Breastfeeding is a crucial stage of childbirth. During this time, your body is still recovering the strength it lost from giving birth. At the same time, you need to keep a healthy body to supply your baby with all the essential nutrients he or she needs.
Breastfeeding mothers out there may be curious about what foods they need to include in their diet, as well as those they need to stay away from. In most ways, breastfeeding diets are similar to recommended intakes during pregnancy, so it wouldn’t take much time for you to adjust to the new diet.
Your breastfeeding diet’s primary goal is to nourish your body with enough nutrients to increase your milk supply and give your baby the proper nutrition that they need. With the many articles online that tell you what you need to eat during breastfeeding, planning your meals can get overwhelming. To help you, here is a list of the eight best foods for breastfeeding mothers.
Healthy Breastfeeding Diet
1. Fruits and Green Leafy Vegetables
Loading your plate with fruits and vegetables is a great way to increase your nutrient intake for every meal.
Instead of snacking on junk food, eat a various array of fruits, especially those that are filled with vitamins B1, B2, B6, and C, which are necessary nutrients for milk production. They are also rich in fiber that helps your body absorb vitamins and minerals and aids your digestive process. Apples, bananas, oranges, and grapes are some of the fruits that you should consume, and they also contain antioxidants that eliminate free radicals that may damage your body.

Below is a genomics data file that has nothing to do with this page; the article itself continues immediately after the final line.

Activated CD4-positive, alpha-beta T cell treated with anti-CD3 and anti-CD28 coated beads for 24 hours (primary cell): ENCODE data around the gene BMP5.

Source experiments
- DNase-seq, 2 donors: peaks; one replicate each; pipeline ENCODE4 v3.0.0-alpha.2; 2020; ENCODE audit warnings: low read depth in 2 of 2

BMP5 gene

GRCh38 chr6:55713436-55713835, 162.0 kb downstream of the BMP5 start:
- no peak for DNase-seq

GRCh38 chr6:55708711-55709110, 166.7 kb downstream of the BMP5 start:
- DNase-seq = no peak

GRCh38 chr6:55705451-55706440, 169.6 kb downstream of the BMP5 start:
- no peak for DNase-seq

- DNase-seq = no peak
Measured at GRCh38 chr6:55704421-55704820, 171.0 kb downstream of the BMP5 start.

Vegetables, specifically green leafy vegetables, are also good for breastfeeding. Greens like spinach, broccoli, kale, and asparagus provide nutrients vital for breastfeeding that you cannot get from other types of food. Vegetables are excellent sources of potassium, folate, and vitamin A, all of which contribute to healthy cell functions.
Experts recommend breastfeeding mothers to eat at least three to four servings of fruits and vegetables a day. It gives you the proper balance of nutrients your body needs to gain energy and produce breast milk.